The Big Hole River—History and Fly Fishing in Southwest Montana
The Big Hole River is one of the greatest blue ribbon fly fishing rivers in Southwest Montana. The Big Hole River is a majestic and dynamic freestone river that flows more than 150 miles from its headwaters near Jackson, MT to its confluence with the Beaverhead River and Ruby River to create the Jefferson River. With a watershed that encompasses more than 2800 square miles, a total population of only a few thousand people and fish counts that average over 2000 trout per mile, the Big Hole River exemplifies the Montana fly fishing experience.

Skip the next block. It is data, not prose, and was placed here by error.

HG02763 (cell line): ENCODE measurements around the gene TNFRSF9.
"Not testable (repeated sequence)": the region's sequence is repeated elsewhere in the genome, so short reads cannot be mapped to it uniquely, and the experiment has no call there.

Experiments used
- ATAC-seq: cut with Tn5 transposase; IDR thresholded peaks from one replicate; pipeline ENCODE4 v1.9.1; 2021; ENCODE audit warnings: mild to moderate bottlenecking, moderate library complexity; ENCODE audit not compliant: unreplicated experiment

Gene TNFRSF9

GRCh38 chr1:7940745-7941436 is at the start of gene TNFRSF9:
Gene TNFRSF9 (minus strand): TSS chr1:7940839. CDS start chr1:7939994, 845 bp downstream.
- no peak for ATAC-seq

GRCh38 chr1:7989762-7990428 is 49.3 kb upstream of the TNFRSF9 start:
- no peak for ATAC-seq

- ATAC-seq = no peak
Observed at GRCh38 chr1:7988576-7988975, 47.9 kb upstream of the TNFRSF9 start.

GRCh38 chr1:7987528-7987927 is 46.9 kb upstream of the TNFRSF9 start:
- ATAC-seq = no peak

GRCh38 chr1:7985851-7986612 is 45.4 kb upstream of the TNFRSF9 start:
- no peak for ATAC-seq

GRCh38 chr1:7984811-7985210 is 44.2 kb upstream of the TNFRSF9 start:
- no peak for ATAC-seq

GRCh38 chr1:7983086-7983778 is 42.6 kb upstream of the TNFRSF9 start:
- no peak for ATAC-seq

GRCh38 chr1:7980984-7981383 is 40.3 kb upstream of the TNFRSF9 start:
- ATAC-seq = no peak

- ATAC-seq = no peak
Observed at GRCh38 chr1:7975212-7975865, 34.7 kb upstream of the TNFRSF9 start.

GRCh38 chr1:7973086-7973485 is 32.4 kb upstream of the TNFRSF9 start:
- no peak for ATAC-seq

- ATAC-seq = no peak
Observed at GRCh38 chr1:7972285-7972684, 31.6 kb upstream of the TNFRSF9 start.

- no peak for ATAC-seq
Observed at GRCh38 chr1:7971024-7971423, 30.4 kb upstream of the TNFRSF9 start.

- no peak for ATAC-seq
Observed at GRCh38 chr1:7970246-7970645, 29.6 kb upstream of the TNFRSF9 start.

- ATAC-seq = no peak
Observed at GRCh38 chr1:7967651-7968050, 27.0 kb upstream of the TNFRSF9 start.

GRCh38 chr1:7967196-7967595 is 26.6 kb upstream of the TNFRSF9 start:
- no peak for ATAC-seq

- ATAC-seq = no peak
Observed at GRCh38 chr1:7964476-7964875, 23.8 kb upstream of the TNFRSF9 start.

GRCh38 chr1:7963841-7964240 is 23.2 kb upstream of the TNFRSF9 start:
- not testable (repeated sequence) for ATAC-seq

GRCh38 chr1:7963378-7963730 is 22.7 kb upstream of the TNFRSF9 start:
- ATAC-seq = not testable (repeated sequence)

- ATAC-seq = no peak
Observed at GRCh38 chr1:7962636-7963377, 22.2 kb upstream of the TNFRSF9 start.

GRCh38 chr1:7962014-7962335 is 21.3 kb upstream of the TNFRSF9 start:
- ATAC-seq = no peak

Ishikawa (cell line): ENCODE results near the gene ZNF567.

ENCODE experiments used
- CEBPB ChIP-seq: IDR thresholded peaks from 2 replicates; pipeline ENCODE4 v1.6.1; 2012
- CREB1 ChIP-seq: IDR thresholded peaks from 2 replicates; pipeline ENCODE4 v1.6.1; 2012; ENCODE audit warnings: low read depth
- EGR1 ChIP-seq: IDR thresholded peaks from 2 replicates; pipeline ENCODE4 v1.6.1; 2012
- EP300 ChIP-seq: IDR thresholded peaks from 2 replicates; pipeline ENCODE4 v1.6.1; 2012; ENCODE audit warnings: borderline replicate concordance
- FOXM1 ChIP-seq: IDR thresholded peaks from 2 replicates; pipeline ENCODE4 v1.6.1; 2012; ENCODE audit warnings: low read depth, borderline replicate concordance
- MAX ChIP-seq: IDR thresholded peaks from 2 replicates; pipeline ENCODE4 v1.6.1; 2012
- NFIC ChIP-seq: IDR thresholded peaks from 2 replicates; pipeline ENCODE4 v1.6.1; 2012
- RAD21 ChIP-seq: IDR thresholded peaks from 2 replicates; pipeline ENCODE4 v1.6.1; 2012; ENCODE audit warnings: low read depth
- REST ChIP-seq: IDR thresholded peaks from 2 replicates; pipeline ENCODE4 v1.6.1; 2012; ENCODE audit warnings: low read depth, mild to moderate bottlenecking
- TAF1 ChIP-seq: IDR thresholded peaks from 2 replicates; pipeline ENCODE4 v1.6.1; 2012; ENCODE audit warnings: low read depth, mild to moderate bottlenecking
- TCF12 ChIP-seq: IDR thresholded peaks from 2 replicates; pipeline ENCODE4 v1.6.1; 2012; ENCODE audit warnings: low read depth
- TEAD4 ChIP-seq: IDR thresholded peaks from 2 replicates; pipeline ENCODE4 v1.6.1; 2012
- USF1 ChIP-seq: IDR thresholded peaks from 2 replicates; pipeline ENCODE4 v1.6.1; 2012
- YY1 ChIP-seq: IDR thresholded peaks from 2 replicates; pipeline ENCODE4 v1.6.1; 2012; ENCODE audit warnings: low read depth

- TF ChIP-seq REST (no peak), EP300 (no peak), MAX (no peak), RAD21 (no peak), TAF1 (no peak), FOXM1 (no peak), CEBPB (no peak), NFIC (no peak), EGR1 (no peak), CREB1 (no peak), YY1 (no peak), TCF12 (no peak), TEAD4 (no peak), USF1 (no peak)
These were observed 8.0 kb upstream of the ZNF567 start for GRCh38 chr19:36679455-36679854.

The Big Hole River has three distinctly different sections, all having their own unique characteristics. The upper Big Hole River is known for its expansive views of snowcapped mountains, pristine grassy meadows and slower, meandering water. The Canyon section, which runs from roughly Jerry Creek all the way to Melrose, is characterized by its scenic beauty and faster moving water bordered by rugged rock walls. The lower section, best known for its rangeland topography and braided side channels is the quintessential example of Big Sky Country. One characteristic all three sections have in common is their breathtaking scenery combined with phenomenal fly fishing.
The Big Hole River drainage also has a colored history, dating back to its “discovery” by Lewis and Clark, and is rich in Native American history and lore.